Keeping track of atmospheric conditions will help you learn more about your car as well as
We all deal with engines, so we should know about their relationship with air pressure and density. Query any serious bracket racer, and you'll find he's become a virtual closet meteorologist. What is it they know that you should? Let's find out.
What You Can't See Does Hurt
This amazing planet we live on is surrounded with a delicate bubble of life-sustaining air that breaks down to 78 percent nitrogen, 21 percent oxygen, and another 1 percent of less important stuff. Oxygen is what we crave since it supports combustion. Keep in mind that gasoline won't go whoosh without oxygen. That's why we have to mix 12.9 or so parts of air with one part of fuel to get best horsepower and torque. So it makes sense that stuffing more air into an engine will make more power. But that air has a nasty habit of changing like, well, the breeze. It's not the percentage of oxygen that changes, but rather atmospheric conditions that make this such a volatile subject.
While a simple barometer like this will indicate atmospheric pressure, don't rely on it fo
Soon after Rudolph Diesel cranked up the first internal-combustion engine running on peanut oil, car guys realized that the air they use to make power is in a constant state of temperature, pressure, and humidity change. Let's take a look at pressure first.
Earth's atmosphere extends hundreds of miles above sea level, but 99 percent of the atmospheric mass is concentrated in the first 20 miles and is held in place by gravity, which is a good thing. While air is light it does have mass, and therefore a column of air that extends 20 miles or more into space will have weight. Folks who care about stuff like that long ago established that a column of air 1 square inch extending from the outer region of our atmosphere to sea level will have a weight of 14.7 pounds. This weight becomes what we measure as a pressure of 14.7 psi. That is considered standard pressure. If you were to measure the air pressure in the mountains at 10,000 feet, you'd find it has dropped to something closer to 10 psi because that column of air is that much shorter. Besides a pressure change, with increasing altitude you also get decreasing vapor pressure and temperature. But that's not always a given since the high desert gets plenty warm in the summertime.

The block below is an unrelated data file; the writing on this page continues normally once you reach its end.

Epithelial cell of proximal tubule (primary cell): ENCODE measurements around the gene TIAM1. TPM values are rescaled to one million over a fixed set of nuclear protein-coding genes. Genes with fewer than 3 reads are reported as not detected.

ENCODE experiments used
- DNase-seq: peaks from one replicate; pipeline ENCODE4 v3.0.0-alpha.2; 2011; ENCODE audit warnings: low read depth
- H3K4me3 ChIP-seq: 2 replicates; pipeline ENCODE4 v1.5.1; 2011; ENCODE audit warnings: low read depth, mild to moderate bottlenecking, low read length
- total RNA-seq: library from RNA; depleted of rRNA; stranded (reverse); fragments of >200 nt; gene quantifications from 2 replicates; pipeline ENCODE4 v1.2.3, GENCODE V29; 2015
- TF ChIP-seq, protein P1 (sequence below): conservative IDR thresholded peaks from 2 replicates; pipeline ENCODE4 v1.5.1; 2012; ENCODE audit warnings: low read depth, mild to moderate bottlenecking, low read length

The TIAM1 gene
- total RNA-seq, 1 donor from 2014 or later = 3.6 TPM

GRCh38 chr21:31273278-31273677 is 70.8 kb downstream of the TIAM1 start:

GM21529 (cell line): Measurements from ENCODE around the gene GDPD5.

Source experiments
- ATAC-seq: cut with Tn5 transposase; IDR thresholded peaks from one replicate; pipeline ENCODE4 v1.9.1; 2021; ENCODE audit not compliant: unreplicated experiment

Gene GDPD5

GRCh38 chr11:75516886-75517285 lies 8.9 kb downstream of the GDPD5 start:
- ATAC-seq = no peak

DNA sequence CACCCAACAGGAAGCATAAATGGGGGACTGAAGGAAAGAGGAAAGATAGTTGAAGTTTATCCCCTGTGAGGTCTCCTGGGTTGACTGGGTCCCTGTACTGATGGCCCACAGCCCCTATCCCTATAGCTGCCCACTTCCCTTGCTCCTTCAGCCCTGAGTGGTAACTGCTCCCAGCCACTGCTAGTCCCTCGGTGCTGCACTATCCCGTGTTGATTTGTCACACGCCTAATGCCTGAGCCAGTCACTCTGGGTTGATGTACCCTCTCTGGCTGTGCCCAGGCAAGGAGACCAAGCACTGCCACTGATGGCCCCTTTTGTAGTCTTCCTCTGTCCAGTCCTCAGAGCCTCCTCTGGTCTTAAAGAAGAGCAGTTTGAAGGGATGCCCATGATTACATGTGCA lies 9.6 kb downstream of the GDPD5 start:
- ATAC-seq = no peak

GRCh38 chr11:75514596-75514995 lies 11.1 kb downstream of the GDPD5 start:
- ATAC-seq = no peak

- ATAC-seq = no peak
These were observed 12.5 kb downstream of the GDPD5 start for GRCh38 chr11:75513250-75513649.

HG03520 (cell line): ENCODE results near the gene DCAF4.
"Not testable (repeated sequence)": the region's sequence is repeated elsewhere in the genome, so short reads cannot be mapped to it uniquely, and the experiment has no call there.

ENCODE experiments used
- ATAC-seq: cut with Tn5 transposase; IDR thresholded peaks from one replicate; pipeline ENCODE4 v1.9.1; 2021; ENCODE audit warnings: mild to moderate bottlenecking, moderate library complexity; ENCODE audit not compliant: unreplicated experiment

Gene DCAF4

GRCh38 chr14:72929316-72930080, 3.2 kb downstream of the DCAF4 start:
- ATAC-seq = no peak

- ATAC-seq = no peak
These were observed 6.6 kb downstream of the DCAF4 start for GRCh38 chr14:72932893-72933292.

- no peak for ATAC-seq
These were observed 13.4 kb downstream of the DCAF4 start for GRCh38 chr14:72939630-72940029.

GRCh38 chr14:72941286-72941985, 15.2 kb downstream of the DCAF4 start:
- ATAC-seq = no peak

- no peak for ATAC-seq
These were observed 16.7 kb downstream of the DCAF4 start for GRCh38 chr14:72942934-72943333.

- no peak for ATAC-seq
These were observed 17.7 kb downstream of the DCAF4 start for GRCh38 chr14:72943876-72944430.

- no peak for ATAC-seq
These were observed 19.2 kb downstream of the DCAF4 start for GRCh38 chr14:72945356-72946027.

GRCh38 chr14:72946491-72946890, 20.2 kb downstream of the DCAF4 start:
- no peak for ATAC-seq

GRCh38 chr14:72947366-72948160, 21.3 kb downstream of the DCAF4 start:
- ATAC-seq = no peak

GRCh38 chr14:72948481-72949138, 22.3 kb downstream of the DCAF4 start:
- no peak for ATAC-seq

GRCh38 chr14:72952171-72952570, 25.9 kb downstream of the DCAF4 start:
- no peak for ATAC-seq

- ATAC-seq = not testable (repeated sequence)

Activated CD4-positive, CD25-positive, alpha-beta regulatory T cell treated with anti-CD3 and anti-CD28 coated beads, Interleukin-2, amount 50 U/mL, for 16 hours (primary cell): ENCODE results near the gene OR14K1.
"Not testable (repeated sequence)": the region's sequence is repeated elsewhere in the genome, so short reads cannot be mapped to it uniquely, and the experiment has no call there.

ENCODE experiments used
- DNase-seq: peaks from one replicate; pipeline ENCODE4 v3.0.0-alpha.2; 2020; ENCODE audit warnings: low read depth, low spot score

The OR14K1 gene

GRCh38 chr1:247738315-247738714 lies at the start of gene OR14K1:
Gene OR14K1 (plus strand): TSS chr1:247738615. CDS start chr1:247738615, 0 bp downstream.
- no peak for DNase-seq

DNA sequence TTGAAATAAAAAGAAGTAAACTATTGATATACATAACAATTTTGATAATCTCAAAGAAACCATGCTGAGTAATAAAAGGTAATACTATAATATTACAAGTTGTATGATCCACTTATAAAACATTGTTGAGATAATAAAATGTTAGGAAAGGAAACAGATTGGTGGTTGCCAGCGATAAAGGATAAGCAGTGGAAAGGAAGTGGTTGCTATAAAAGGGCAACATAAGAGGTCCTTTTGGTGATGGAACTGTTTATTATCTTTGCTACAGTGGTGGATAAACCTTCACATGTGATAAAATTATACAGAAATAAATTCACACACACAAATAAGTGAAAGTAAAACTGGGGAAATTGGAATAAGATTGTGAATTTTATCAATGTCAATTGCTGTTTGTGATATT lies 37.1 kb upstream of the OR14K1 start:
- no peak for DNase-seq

When it comes to engine performance, you'll hear a lot about air density. What this refers to is the amount of oxygen molecules present in a given volume of air. Let's say we have a cube that measures 1 foot in each of its three dimensions, which equals 1 cubic foot of air.
The old-school procedure for testing humidity used what is called a sling psychrometer. It
The variables of pressure, temperature, and water vapor all play a part in determining the amount of oxygen present in that cubic foot. It's pretty obvious that as pressure increases, the density will also increase. In addition, as temperature decreases, the molecules are less active, which creates less room between them-so air density in terms of oxygen content increases. Now, let's add in the variable of water vapor. As the amount of vaporized water decreases in that 1 cubic foot of air, it increases the oxygen content and the air becomes more dense.
The combination of these three variables contributes to the oxygen content, and as you can imagine there are a staggering number of combinations possible. The ideal combination for good engine performance is high pressure, low temperature, and zero water-vapor pressure. This combines to create maximum air density that's packed with those great molecules of oxygen that will help burn fuel.
The problem with atmospheric conditions is that you are forced to juggle more than one variable when evaluating air density. Perhaps you've seen an old air-density gauge that calculated density as a percent based on air temperature and barometric pressure. The problem with that gauge is that it ignores humidity (vapor pressure). Pilots were the first to work out a way to juggle two of the three variables by using a system called density altitude. For aviation purposes, vapor pressure is ignored. The formula (which is way too complex to dive into here) takes temperature and pressure conditions into account to come up with a single equivalent elevation above sea level.